Nuclear fallout shelters have been stigmatized as the ultimate prep for the paranoid and the butt of many jokes. As you can see from the illustration above, typical homes provide little protection against radiation.
I myself do not think a lot of the people building shelters and giving good information to others so they know how to protect their loved ones is so bad, I don’t have a shelter but am happy for those who do and I do not think the main concern is nuclear power plant fallout, I think it is probably nuclear bombs most people who build the shelters are thinking of. My grandparents actually built a fallout shelter because it was part of the building code for the area in the 80s. The second is for the best radiation protection, the shelter should be at least 8 feet underground at the roof.
My final thought of course is to bear in mind while this would make an excellent fallout shelter, it is by no means a blast shelter.
Shielding — The more you have heavy, dense materials — thick walls, concrete, bricks, books or earth — between you and the fallout particles, the better. Remember that any protection, however temporary, is better than none at all, and the more shielding, distance and time you can take advantage of, the better.


So the air entering the shelter must be filtered to prevent fallout particles from being carried inside.
Solar panels would run the risk of being covered with fallout, so some kind of human power generator backup would need to be available. While this seems crazy at first it actually makes sense because the number one thing that will hurt you in a nuclear disaster (after blast effects) is inhaling or ingesting radioactive material. If you’ve got a stick-built house with a basement, consider putting on a steel roof with a water pipe at the top, so you could wash fallout down the roof, into the gutters and into a cistern.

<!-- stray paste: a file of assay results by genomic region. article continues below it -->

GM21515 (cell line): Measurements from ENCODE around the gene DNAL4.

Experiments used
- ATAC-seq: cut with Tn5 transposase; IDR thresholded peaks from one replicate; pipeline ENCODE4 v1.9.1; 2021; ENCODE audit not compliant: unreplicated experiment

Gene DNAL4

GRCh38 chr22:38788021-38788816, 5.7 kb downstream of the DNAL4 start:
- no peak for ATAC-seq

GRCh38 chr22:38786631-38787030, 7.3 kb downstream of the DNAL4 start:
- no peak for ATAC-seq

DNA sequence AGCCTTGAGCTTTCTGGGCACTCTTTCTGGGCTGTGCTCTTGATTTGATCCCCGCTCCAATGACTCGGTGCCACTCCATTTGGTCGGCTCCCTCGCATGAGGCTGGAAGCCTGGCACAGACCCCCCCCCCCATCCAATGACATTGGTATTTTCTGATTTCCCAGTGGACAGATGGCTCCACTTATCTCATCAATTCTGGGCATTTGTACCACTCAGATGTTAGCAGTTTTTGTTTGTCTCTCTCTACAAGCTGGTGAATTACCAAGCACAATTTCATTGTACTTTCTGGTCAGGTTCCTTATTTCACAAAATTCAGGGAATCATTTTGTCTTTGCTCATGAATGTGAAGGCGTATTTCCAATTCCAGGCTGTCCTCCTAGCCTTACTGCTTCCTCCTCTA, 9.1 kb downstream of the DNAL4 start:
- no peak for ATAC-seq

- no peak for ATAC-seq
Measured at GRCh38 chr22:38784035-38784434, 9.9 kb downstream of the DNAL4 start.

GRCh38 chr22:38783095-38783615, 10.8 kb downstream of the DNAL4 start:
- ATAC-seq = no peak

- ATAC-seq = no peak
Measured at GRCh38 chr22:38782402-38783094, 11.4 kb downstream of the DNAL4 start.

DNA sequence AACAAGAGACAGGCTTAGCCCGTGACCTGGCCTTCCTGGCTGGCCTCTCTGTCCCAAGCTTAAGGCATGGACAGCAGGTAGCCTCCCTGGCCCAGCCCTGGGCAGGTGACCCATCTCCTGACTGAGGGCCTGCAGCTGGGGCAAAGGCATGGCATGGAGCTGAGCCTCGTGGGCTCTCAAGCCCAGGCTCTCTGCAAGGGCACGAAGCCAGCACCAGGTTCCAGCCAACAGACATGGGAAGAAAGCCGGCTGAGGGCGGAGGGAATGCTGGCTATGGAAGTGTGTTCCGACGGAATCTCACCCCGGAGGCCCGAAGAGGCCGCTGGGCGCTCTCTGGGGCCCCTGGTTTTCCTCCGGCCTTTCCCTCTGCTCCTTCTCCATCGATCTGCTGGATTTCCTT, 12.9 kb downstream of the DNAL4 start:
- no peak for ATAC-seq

Here are some examples of small buildings I’ve some across in the past that would make decent fallout shelters. A floor near the middle of a high-rise may be better than a ground floor, depending on whether fallout particles can accumulate at a similar level.
They can be any protected space, provided that the walls and roof are thick and dense enough to absorb the radiation given off by fallout particles.
Radioactive fallout poses the greatest threat to people during the first two to four weeks, by which time it may decline to as little as 1% of its initial radiation level.


The thick walls would provide a lot more shielding than the stick-framed home, but the roof would still allow radiation from any airborne fallout to penetrate the home from above. An underground area, such as a home or office building basement, offers more protection than the first floor of a building. This house would provide the most protection and is the recommended minimum thickness for an above ground concrete fallout shelter. If radioactive material gets into your bloodstream through a cut, eyes, mouth, etc, it can’t be washed off.



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Comments

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